Communications <see image>
This low-cost, easy-to-make pen has been in use in Jordan since 3000 B.C. Pens of different sizes can be made for work ranging from fine writing to large block letters. Similar pens have also been used in Thailand. <see figure 1>
Tools and Materials
Dry bamboo, 15cm x 1cm x 0.5cm (6" x 3/8" x 3/16") Small rubber band or fine wire Sharp knife Fine sandpaper
Whittle one end of the bamboo to the desired width, and then shave it down to make it flexible (see Figure 2).
Be sure that the writing tip is made from the more durable material near the outside of the bamboo.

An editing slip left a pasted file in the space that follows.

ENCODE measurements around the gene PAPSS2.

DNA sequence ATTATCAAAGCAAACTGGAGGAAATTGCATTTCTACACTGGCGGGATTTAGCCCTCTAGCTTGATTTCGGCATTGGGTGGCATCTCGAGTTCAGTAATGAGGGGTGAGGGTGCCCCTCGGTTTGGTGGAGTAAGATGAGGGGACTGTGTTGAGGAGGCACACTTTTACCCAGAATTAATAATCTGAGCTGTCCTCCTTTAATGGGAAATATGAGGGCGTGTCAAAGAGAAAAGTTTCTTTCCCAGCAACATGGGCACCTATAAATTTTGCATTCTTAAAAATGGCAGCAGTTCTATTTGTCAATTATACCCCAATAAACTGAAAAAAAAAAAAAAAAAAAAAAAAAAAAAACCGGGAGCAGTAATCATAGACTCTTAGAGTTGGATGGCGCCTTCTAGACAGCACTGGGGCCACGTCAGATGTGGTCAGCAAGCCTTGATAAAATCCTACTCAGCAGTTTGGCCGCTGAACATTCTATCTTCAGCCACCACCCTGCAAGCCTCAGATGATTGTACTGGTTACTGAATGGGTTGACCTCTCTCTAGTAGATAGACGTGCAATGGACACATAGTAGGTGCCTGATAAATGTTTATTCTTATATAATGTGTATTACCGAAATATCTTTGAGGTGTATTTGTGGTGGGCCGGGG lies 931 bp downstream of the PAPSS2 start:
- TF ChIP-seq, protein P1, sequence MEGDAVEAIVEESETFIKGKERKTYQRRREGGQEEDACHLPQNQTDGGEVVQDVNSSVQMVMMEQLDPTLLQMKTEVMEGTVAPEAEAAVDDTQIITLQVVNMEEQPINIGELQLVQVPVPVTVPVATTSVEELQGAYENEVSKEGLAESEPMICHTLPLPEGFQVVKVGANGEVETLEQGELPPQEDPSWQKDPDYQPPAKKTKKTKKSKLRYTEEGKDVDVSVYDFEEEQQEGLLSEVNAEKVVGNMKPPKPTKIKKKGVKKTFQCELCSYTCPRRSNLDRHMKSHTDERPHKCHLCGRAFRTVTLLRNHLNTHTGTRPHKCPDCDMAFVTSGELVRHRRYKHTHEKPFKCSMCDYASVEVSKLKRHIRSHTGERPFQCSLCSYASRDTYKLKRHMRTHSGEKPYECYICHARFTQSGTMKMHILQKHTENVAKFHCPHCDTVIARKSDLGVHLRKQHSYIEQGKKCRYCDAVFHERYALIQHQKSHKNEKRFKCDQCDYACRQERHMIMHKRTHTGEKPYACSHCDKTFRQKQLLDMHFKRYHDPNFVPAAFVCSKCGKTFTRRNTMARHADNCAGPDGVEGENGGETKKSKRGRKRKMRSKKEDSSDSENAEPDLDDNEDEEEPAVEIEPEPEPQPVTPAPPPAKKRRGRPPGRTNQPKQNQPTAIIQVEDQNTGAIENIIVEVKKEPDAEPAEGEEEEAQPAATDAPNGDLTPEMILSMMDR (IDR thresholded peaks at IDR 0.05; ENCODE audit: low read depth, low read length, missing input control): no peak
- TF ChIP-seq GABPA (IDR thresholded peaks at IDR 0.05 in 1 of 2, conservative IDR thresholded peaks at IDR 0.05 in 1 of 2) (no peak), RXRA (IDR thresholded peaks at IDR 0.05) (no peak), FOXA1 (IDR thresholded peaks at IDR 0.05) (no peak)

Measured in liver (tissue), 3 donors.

Cut the writing end straight across with a sharp knife. Use sandpaper to make the end smooth. The point of the pen can be shaped to the proper writing angle for your hand by gently writing on the sandpaper with the dry pen.
To make a retaining hole for ink, place the tip of the knife on the pen, at least 3mm (1/8") up from the point of the pen, and then rotate the knife to drill a hole about 2mm (3/32") in diameter.
The pen can now be used for writing, but it will need to be reinked frequently. To make a reservoir pen, attach a thin bamboo cover plate to the pen as shown in Figure 3. Attach the cover
plate by wrapping a small rubber band or a piece of fine wire around the notches provided for this.
The Multiplier, Vol. 3, No. 10. Washington, D.C.: U.S. Department of State, Agency for International Development, 1960.